AH-1J Sea Cobra
The Marines also operated armed Hueys in Vietnam. The USMC desired a twin engine AH-1G, based on a desire for improved safety and redundancy for over-water operation, which would become a hallmark of all subsequent USMC AH-1 types. The AH-1J "Sea Cobra" was developed and the USMC ordered this version of the Cobra in May 1968. Featuring the Pratt and Whitney Twinpac T400 engine (two 900-hp turboshaft engines coupled together) giving an overall increase in installed power, the AH-1J Sea Cobra included a new nose turret gun, with the three barrel XM197 20mm cannon, as well as other improvements. While development and production of the first 49 ordered were under way, the Marines obtained 38 AH-1Gs from the Army.
The Marines depended on attack helicopters to provide close-in fire support coordination in serial and ground escort operations. Such support was required during amphibious ship-to-shore movements and subsequent shore operations within the objective area. As a result the AH-1 was designed for the following tasks:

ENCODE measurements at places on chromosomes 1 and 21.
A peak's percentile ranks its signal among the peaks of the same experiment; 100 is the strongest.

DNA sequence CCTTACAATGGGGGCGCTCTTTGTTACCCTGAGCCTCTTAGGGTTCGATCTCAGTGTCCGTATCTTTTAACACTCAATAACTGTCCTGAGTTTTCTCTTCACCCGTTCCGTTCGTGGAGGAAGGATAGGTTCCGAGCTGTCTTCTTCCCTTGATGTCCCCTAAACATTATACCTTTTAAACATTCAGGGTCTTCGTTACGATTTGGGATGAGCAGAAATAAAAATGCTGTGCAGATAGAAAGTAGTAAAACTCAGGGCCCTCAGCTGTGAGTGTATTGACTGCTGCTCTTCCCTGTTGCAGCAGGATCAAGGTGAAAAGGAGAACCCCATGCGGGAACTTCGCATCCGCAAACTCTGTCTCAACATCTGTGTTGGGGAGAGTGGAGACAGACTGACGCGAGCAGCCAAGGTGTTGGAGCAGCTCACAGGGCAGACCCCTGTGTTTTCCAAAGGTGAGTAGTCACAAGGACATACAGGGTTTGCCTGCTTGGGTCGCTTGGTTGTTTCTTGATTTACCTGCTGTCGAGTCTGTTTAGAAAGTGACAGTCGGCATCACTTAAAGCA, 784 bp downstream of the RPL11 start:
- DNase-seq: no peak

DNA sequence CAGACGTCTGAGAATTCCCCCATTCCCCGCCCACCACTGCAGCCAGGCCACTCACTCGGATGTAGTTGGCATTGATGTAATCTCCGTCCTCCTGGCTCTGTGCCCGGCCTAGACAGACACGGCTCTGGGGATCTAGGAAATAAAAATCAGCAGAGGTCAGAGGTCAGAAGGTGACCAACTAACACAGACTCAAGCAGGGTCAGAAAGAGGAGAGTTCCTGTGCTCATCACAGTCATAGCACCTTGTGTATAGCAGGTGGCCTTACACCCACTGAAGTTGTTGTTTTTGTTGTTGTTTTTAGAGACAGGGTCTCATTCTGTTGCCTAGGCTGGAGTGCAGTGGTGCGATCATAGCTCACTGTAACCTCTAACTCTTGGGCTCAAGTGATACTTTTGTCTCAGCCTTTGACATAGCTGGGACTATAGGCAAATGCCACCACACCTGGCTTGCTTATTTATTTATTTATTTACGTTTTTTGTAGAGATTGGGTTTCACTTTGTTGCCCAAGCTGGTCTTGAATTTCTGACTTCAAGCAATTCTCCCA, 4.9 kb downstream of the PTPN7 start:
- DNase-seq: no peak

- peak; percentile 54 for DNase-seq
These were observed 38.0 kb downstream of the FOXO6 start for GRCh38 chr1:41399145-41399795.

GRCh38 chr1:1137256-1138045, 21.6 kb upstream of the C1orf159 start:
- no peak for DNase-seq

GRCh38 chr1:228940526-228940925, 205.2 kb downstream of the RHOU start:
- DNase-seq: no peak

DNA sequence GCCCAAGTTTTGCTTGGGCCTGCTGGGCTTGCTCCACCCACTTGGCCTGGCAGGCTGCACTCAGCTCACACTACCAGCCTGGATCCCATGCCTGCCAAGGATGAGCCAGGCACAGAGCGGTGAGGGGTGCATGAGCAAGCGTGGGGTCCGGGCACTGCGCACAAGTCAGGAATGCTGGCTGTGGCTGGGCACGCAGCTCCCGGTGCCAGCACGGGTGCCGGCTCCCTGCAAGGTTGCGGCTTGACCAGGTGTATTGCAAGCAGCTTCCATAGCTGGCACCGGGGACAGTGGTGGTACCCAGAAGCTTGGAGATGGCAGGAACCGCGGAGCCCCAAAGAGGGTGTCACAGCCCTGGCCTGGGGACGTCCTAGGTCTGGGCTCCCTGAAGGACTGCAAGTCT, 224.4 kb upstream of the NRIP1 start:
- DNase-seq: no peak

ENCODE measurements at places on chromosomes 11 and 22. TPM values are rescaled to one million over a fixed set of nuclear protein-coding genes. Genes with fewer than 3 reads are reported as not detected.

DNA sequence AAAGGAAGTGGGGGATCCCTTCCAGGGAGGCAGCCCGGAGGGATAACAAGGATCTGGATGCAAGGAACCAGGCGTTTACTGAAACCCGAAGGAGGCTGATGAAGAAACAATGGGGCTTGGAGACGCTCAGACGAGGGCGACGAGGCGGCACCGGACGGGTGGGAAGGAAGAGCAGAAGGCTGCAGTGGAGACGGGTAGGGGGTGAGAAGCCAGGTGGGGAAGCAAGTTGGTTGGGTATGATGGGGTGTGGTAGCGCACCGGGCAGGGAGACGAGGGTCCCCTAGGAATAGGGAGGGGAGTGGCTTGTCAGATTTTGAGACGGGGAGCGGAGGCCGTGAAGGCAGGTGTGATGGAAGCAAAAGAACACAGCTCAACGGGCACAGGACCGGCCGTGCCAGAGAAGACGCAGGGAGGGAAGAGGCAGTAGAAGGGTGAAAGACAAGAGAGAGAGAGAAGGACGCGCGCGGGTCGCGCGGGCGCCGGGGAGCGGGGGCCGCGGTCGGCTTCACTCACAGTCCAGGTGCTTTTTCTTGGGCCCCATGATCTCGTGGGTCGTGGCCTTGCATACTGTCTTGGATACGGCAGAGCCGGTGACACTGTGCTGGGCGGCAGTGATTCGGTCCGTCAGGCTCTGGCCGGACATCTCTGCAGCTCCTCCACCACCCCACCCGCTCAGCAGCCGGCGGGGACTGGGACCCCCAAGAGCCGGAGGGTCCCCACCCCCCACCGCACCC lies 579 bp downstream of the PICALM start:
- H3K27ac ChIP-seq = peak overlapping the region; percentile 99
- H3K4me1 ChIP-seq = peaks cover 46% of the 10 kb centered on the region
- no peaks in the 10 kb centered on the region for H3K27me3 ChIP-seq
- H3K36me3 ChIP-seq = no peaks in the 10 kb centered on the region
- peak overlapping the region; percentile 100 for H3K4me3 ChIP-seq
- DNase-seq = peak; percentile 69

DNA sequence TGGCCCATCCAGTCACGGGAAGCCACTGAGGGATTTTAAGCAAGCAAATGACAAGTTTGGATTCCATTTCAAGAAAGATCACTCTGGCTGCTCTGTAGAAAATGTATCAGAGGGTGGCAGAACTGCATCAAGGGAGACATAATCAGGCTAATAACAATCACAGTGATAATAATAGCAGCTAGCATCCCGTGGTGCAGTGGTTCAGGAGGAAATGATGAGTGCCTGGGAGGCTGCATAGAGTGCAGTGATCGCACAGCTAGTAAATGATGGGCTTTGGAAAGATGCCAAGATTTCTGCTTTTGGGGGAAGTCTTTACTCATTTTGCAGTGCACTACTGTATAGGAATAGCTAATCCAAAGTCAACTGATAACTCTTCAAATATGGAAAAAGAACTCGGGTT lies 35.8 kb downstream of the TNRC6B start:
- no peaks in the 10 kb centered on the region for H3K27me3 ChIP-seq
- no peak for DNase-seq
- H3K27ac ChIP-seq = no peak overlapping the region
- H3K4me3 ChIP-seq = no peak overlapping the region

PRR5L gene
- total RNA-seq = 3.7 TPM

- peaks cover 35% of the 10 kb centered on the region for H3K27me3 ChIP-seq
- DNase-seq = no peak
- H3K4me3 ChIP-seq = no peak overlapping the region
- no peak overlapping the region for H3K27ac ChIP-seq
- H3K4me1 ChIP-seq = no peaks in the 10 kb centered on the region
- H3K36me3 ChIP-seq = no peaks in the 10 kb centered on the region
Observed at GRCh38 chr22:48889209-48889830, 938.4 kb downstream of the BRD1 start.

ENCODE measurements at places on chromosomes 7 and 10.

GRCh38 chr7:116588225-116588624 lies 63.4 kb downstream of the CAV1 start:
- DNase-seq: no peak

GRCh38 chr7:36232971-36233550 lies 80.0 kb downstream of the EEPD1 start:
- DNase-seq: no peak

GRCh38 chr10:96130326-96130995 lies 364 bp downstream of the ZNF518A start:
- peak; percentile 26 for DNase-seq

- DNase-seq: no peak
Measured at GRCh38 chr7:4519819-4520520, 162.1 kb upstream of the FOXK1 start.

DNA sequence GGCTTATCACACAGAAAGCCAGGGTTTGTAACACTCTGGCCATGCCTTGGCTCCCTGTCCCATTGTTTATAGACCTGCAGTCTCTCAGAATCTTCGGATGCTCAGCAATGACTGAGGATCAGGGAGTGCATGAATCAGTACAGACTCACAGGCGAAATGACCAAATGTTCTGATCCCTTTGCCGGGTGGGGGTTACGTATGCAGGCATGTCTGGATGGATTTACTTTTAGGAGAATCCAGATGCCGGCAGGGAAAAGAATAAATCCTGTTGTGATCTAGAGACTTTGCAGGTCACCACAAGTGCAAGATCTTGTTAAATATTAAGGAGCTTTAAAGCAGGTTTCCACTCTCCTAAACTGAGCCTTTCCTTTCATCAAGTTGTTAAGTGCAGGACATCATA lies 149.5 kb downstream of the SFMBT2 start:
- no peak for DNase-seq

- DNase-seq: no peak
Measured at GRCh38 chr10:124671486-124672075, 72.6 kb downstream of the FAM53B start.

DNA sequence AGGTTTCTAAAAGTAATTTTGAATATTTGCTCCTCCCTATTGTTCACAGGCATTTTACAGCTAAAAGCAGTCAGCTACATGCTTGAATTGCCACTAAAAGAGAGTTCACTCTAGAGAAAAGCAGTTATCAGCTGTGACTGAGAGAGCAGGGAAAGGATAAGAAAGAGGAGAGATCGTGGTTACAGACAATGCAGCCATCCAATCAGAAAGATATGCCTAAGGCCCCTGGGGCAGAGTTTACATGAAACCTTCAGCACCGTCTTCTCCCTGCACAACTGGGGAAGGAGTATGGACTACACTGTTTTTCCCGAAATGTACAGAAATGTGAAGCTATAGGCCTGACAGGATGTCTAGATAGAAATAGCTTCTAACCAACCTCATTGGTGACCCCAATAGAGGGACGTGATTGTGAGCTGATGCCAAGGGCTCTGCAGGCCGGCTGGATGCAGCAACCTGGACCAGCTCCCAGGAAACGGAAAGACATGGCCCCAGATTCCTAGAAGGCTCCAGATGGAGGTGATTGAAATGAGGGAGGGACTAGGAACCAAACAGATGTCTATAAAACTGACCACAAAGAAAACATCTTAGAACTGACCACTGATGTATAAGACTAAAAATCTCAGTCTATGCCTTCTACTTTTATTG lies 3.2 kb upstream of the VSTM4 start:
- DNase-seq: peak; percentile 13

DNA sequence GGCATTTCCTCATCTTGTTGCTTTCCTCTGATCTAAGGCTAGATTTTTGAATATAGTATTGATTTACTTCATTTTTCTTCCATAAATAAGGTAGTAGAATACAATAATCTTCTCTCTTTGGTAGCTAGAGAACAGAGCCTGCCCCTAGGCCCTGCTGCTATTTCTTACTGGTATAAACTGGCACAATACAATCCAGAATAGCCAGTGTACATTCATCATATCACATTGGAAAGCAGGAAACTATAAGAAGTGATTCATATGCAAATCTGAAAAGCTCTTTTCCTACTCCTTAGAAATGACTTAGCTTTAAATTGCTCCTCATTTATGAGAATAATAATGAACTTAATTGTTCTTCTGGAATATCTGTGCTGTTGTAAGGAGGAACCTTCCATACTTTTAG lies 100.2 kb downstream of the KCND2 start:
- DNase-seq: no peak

- Armed escort for helicopters carrying personnel and cargo
- Landing zone fire suppression support
- Visual armed reconnaissance
- Target marking and direction for high-performance attack aircraft and naval gunfire
- Convoy escort and fire suppression for ground units
- Operations from air capable ships
- Point target attack of threatening armor
- Self-defense and protection of helicopters carrying personnel and cargo from threatening air-to-air weapon-equipped helicopters
After initial training of Marines by the Army, Marine Huey Cobras became operational in April 1969 with VMO-2 in Vietnam. In December 1969, the AH-1Gs were transferred to HML-367. After flight tests beginning that same month and subsequent BIS trials, the first AH-1Js joined them in February 1971, entering combat the following month. AH-1Js, including those of HMA-369, participated in Southeast Asia operations until final withdrawal and continued as the Marine's attack helicopter afterwards, a total of 67 being delivered. The Marine AH-1Gs became the reserve helicopter attack squadron's aircraft.
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